Few words are as loaded with ancient emotiveness as "fall" when applied to cities in landscapes trampled on for millennia.
Armies have been bringing about the "fall" of cities since Greek and Roman times.
The word has been widely used as Taliban forces have swept across Afghanistan, capturing territory during the gradual withdrawal of United States and Nato forces.
One by one, from Kunduz to Kandahar, cities have fallen to the fundamentalist insurgents, who ruled Afghanistan with a strict version of Islamic law from 1996 to 2001.
The primal essence of the word ''fall'' fits with a country that has been fought over for centuries, and has been a graveyard for outside powers unable to learn from the past. America's historic march to the exits follows the shadows of the Soviets in 1989.
Twenty years of war, after the 9/11 attacks hatched by al-Qaeda in Afghanistan, have killed an estimated 241,000 people there. America has spent billions building a state and security system now collapsing like a pack of cards.
Taliban fighters have taken 18 of Afghanistan's 34 provinces with ineffective resistance from the rebuilt Afghan army, amid mass surrenders.
It has been very reminiscent of when Isis crushed the similarly Western-fashioned Iraqi army in 2014.
The advance in the void has been so rapid that the US, Britain and Canada have had to send troops back to ensure the airlift evacuation of their diplomats and some Afghan people from Kabul - a Saigon 1975 moment as the Taliban enter the capital's outskirts.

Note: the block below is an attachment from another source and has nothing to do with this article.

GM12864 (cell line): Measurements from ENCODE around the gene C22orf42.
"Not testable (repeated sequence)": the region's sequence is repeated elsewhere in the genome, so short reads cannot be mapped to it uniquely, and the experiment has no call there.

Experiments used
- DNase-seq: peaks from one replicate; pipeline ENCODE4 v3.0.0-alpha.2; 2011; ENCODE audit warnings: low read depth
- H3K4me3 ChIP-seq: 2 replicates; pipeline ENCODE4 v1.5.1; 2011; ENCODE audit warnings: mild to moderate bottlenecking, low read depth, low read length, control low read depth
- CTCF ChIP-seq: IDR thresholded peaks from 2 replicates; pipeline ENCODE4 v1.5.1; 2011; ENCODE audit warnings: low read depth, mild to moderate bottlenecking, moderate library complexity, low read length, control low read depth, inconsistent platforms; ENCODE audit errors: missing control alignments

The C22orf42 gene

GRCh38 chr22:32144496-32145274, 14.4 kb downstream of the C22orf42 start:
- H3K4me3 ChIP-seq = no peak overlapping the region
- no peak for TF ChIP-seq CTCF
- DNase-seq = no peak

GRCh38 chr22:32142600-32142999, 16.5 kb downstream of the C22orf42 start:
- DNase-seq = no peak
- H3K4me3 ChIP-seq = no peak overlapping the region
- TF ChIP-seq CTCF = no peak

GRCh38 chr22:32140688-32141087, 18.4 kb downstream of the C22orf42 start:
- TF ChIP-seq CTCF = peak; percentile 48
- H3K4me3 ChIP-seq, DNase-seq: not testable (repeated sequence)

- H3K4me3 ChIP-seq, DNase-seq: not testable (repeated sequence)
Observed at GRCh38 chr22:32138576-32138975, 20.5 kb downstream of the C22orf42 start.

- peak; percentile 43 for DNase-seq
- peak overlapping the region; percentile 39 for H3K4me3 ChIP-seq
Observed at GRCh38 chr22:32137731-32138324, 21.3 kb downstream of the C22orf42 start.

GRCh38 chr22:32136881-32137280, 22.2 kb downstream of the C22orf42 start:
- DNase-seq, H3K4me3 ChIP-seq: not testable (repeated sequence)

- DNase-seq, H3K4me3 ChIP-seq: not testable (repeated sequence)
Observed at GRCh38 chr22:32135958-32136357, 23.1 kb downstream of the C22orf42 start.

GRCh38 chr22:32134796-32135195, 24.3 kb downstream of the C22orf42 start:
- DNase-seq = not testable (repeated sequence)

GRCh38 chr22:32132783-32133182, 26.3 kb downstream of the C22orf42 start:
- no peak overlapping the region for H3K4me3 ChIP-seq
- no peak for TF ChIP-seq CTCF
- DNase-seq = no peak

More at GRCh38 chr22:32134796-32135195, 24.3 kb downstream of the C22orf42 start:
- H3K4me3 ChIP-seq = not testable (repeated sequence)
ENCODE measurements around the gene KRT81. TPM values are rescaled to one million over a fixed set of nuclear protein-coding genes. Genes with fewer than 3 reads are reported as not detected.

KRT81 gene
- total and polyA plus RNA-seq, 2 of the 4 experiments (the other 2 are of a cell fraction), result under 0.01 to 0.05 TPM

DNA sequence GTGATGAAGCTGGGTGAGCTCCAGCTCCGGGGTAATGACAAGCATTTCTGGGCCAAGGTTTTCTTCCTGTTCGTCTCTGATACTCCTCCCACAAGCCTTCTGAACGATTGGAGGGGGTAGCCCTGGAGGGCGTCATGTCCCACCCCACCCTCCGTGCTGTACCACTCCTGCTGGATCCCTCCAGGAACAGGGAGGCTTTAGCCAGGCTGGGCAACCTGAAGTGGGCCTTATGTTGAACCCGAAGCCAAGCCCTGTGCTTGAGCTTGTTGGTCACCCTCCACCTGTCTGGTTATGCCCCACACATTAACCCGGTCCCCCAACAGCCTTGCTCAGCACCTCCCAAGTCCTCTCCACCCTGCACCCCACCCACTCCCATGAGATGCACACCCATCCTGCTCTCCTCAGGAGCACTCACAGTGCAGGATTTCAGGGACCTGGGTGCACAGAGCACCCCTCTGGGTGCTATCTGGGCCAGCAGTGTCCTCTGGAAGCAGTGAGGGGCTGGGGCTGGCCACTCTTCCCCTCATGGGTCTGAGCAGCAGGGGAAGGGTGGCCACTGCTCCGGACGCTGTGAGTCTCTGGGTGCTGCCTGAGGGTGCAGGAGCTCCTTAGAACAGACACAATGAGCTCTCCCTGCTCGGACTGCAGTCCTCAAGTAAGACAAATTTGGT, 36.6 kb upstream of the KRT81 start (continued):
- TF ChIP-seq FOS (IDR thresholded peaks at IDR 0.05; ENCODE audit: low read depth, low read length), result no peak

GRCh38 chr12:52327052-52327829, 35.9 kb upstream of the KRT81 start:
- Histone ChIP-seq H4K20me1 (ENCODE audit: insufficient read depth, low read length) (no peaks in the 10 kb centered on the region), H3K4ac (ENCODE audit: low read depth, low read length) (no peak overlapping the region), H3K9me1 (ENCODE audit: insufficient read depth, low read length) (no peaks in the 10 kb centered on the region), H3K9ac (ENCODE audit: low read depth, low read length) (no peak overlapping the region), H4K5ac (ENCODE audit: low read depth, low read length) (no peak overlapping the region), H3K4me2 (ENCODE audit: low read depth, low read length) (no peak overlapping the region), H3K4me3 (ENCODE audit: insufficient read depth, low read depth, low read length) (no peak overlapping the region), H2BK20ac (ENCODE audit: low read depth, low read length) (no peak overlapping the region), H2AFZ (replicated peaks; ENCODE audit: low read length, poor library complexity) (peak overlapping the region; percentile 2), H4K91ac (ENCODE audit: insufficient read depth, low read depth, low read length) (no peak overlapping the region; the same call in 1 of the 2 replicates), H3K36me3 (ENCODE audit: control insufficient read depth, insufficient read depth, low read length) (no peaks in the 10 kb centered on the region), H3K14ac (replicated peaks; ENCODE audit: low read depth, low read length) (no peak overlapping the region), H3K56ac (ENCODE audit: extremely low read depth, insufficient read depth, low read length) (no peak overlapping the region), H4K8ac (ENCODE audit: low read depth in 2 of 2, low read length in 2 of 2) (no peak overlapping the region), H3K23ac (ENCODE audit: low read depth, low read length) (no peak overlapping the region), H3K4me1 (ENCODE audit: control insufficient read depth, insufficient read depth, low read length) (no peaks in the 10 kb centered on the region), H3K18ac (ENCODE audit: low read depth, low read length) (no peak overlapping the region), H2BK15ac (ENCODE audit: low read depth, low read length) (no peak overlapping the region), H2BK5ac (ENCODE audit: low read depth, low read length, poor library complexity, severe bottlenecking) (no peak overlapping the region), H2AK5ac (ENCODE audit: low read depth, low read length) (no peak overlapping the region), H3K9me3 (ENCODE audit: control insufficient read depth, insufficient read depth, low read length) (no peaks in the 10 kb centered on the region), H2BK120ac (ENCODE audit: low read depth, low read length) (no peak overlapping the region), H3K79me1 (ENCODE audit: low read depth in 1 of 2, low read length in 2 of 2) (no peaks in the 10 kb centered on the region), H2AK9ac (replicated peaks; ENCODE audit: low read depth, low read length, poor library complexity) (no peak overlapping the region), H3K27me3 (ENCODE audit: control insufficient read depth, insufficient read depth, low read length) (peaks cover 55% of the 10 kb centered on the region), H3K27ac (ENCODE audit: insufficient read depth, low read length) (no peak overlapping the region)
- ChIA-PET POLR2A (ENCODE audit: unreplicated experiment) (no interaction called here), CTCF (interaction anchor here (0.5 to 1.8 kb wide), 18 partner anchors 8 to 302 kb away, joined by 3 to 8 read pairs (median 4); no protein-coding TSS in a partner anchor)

Afghanistan, and the other "war on terror" conflicts, have drifted on for years in a lower-level stalemate. Together, military action in Afghanistan, Pakistan, Iraq and Syria have cost the US more than US$6.4 trillion over 20 years.
One estimate this year, which included wider US costs, put the amount for Afghanistan at US$2t.
These estimates look particularly bad in 2021 with the world in the thick of the climate crisis. Imagine if those trillions had been spent instead on reducing carbon emissions over the past two decades.
America's decision to give up and get out began under the Trump Administration and was followed through by the Biden Administration. A YouGov poll in April showed majority support for the move.
US President Joe Biden last year told CBS when asked about Afghanistan that America shouldn't "try to solve every single problem in the world by use of force". He's now had to order 5000 troops back for the drawdown.
The messy end doesn't sit well with foreign policy experts. Richard Haass, the president of the Council on Foreign Relations, tweeted: "The US & its allies had reached something of an equilibrium at a low sustainable cost. It wasn't peace or military victory, but it was infinitely preferable to the strategic & human catastrophe that is unfolding."
The Taliban's power grab has stirred fears for Afghanistan's people generally and particularly for those who have worked with the foreign troops.
There could be fighting between factions, there's already major displacement of citizens. It's the end of what many hoped would be a better place. Taliban rule is likely to be a huge setback in people's lives, especially for women and girls.
About 5000 locals who worked with the US are being located but tens of thousands are seeking refuge. Canada has proposed taking in 20,000 refugees from Afghanistan.
The main lessons here are sadly familiar ones: the expensive follies of interventions without clear endgames; the limitations of outsiders attempting to rebuild states and armies; and the pitfalls for locals of relying on foreign protectors.